Full descriptionAbstract: This bird count data package comprises repeated time-controlled point interval counts conducted annually along a permanent 100 metre-long transect. The abundance of species observed or heard is recorded, and counts are not undertaken in poor weather (rain, fog or high wind). Two five-minute counts have been conducted at each site, one at the 20 metre mark and the other at 80 metre mark of the transect. All birds seen or heard are recorded and assigned to different distance classes. Each site is surveyed on a different day by a different observer to reduce day effects on detection and reduce problems with observer differences. Surveys are completed in late September each year. Bird count surveys commenced in 2002 and have been conducted since on an annual basis.
The Jervis Bay Plot Network was established in 2002 in Booderee National Park in the Jervis Bay Territory, South-eastern Australia. The study location is a floristically diverse area in which fire history has been well-documented over several decades.
The plot network’s objectives involve quantifying the inter-relationships between natural disturbance and/or management intervention (including weed and feral animal control and prescribed burning) and the reciprocal changes in vegetation condition and biodiversity response.
The Jervis Bay Plot Network study forms part of the collection of data packages by this plot network.A synopsis of related data packages which have been collected as part of the Jervis Bay Plot Network’s full program is provided at https://doi.org/10.25911/5c3c070a5ee94.
These data were published as a component of the following paper:
Lindenmayer, D. B., Candy, S. G., MacGregor, C. I., Banks, S. C., Westgate, M. , Ikin, K. , Pierson, J. , Tulloch, A. and Barton, P. (2016), Do temporal changes in vegetation structure additional to time since fire predict changes in bird occurrence?. Ecol Appl, 26: 2267-2279, https://doi.org/10.1002/eap.1367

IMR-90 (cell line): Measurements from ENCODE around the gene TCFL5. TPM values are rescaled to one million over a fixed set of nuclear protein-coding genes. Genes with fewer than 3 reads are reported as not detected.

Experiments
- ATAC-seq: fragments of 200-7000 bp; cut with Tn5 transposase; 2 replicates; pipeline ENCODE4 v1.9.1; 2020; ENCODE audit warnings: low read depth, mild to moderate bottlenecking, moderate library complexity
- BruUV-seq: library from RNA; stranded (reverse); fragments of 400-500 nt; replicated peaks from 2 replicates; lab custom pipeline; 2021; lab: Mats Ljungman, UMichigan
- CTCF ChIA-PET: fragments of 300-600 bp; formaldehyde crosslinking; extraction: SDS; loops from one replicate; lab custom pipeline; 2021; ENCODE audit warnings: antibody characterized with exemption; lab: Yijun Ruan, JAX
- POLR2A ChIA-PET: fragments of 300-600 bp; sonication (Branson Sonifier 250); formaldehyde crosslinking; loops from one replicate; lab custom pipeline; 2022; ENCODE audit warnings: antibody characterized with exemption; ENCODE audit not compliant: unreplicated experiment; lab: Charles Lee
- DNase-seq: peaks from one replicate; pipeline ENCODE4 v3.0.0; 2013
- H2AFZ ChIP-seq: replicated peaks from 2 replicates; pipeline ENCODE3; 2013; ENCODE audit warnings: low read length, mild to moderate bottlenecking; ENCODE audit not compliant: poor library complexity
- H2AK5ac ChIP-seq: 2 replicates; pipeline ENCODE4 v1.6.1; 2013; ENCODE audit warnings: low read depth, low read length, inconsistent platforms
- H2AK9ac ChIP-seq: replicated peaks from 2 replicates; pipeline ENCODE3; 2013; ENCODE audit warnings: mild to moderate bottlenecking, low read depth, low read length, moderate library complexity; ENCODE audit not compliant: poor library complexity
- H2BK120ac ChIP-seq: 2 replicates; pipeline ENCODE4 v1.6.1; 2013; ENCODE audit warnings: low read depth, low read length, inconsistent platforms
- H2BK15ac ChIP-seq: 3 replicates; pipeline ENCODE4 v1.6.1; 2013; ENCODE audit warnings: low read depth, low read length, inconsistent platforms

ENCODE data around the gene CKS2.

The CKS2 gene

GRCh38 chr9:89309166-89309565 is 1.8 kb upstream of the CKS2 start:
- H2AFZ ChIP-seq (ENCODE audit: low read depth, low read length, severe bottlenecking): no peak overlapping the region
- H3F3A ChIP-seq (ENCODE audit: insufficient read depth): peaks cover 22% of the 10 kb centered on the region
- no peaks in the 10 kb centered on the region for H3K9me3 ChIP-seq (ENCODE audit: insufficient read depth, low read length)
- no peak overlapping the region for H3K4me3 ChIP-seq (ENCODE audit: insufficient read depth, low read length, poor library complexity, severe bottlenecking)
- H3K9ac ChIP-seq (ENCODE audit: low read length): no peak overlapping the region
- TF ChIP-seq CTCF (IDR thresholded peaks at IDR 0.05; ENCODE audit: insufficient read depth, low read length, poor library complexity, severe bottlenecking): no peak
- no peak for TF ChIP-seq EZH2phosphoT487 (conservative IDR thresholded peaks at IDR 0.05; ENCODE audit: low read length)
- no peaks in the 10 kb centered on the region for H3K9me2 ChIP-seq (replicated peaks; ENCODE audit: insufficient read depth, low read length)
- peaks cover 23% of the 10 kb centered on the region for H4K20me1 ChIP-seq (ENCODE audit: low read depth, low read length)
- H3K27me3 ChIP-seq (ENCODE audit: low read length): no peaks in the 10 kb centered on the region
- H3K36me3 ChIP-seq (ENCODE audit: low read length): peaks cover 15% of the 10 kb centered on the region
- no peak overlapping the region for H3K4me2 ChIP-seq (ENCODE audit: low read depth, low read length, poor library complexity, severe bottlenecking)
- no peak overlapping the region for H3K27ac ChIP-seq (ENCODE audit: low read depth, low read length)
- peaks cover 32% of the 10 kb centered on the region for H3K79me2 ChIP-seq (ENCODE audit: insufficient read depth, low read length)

Sampling method: The 110 permanent sites in the study at Booderee National Park were first delineated in 2002 using two stratifying variables: (1) broad vegetation type (heathland, forest, woodland, etc.); and (2) past fire history – classified into four classes of time since the last fire (0-10 years, 11-20 years, 21-30 years and >30 years).
Study extent: Each site is surveyed on a different day by a different observer to reduce day effects on detection and reduce problems with observer differences. Surveys are completed in late September each year.
Project funding: This research was funded by means of the following ARC Linkage Grant: Best practice biodiversity management in reserves and other natural areas LP0989292.
Between 2012 and 2018 this project was also part of, and funded through the Long Term Ecological Research Network (LTERN) a facility within the Terrestrial Ecosystem Research Network (TERN) and supported by the Australian Government through the National Collaborative Research Infrastructure Strategy.
Data time period: 2003 to 2013
150.76929,-35.11412 150.76929,-35.19508 150.59059,-35.19508 150.59059,-35.11412 150.76929,-35.11412
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